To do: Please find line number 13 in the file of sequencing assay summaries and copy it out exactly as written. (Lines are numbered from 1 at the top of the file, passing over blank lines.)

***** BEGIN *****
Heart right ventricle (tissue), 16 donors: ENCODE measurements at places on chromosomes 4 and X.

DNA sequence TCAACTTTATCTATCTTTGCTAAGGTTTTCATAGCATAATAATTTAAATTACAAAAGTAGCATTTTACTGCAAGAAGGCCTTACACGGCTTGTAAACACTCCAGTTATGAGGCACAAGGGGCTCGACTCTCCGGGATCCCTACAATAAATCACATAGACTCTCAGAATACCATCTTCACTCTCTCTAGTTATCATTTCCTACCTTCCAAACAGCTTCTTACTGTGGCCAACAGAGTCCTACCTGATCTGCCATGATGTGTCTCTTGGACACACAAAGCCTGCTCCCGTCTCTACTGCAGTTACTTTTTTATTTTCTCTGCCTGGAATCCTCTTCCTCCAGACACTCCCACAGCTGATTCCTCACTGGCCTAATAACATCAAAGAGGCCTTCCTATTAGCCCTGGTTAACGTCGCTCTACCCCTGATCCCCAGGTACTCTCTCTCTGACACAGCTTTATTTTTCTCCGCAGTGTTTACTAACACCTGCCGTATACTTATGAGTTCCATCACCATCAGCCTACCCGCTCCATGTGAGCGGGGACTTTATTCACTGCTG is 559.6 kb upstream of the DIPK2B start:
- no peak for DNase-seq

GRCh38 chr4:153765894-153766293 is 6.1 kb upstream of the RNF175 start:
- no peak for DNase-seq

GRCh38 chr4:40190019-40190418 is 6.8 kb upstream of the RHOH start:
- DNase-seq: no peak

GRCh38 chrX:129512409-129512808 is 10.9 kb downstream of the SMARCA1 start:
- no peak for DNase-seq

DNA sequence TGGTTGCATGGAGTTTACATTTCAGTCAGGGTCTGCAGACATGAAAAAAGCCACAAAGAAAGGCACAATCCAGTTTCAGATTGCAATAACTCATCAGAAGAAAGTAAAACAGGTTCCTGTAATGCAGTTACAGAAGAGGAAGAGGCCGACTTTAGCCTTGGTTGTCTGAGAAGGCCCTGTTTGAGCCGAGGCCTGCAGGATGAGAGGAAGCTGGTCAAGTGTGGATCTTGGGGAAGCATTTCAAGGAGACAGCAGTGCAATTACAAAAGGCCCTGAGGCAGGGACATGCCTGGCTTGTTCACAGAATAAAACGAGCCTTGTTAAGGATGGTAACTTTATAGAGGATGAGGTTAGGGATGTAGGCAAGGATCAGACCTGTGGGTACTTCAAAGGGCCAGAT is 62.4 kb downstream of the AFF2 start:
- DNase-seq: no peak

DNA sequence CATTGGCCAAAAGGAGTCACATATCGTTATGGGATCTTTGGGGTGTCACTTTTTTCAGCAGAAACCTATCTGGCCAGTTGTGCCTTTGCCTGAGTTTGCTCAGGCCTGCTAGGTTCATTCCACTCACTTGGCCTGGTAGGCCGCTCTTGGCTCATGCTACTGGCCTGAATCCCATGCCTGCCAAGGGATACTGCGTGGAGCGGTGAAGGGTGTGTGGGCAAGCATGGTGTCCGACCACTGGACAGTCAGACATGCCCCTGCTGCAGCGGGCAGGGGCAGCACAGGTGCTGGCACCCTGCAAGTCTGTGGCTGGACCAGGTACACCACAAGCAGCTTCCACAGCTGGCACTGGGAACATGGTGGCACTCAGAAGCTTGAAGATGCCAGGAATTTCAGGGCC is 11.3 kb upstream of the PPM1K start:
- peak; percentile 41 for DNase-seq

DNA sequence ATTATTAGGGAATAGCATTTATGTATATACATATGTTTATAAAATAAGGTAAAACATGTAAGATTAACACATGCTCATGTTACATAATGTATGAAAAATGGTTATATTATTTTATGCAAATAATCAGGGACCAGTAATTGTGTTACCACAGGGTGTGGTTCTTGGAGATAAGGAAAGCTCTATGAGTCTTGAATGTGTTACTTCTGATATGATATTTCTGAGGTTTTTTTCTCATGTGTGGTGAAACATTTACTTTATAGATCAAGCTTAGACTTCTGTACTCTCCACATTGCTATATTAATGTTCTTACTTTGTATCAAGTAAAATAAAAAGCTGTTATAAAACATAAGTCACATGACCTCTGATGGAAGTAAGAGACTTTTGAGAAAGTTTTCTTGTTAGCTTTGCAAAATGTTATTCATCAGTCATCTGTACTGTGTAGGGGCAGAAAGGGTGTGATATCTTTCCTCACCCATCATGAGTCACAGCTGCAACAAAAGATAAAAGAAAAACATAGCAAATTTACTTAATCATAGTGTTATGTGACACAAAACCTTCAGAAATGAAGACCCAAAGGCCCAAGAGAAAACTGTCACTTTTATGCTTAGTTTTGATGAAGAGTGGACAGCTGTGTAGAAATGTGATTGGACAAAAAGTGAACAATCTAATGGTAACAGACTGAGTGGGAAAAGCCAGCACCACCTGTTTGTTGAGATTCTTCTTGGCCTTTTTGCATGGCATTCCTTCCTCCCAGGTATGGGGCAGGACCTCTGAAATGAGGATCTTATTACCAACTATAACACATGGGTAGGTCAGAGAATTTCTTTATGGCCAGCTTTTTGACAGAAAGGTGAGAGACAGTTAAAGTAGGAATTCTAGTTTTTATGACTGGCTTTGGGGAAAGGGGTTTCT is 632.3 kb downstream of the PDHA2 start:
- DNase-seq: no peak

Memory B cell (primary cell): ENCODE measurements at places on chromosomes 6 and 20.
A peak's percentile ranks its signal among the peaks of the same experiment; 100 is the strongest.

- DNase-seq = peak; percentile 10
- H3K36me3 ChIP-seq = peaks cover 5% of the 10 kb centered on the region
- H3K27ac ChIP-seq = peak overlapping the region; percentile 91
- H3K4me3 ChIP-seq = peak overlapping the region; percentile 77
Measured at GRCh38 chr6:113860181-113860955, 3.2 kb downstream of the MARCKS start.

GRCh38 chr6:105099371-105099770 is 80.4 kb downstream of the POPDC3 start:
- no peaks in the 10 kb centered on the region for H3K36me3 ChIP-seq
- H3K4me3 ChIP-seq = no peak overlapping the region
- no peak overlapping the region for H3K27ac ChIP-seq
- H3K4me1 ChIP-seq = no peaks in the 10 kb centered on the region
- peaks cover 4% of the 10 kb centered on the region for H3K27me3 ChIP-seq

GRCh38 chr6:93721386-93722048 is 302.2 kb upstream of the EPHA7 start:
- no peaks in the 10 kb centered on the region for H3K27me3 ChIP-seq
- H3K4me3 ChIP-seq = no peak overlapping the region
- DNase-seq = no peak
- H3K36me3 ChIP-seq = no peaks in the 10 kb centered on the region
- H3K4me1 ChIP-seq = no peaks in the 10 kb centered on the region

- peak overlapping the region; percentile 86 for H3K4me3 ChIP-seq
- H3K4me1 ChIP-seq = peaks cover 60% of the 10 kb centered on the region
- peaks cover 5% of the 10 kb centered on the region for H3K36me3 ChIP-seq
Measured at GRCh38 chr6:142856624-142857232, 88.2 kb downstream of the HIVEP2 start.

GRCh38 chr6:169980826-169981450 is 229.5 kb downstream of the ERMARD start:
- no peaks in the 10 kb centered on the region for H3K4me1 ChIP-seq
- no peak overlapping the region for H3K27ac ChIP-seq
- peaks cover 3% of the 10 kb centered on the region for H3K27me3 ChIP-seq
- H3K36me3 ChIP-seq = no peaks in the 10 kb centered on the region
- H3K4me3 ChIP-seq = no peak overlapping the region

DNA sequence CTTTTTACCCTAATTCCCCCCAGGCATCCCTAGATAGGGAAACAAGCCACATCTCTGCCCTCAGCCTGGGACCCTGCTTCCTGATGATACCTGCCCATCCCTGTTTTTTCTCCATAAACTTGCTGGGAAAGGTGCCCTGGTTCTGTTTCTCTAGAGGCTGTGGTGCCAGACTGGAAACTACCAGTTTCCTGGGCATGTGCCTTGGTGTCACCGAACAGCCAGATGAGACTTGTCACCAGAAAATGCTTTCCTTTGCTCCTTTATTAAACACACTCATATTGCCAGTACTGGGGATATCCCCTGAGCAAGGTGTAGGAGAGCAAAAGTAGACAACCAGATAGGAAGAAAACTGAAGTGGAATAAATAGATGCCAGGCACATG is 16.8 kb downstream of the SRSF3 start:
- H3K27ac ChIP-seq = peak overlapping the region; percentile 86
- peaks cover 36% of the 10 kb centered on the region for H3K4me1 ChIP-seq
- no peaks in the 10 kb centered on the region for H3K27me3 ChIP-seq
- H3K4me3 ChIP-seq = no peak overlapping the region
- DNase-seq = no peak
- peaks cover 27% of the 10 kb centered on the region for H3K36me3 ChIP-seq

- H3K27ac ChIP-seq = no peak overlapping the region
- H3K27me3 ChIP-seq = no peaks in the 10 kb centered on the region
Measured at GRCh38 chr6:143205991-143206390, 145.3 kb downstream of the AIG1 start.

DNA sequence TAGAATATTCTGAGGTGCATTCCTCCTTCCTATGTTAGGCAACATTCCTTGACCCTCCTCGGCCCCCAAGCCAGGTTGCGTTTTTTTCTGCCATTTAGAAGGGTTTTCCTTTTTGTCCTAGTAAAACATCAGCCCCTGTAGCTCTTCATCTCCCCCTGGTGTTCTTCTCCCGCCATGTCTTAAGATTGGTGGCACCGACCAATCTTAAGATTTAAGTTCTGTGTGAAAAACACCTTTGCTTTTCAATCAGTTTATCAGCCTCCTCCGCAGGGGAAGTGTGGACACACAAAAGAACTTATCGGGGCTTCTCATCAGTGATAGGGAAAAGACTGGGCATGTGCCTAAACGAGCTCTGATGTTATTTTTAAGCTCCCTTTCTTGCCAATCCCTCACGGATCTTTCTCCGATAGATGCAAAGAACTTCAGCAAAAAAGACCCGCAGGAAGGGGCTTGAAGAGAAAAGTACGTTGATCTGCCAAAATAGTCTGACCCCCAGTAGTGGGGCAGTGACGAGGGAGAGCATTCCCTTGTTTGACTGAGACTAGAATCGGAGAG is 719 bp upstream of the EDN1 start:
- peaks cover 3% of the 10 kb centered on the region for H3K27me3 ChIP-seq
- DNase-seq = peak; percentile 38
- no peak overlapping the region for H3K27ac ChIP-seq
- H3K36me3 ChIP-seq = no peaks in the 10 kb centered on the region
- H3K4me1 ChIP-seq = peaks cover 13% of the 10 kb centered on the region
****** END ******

- peak; percentile 41 for DNase-seq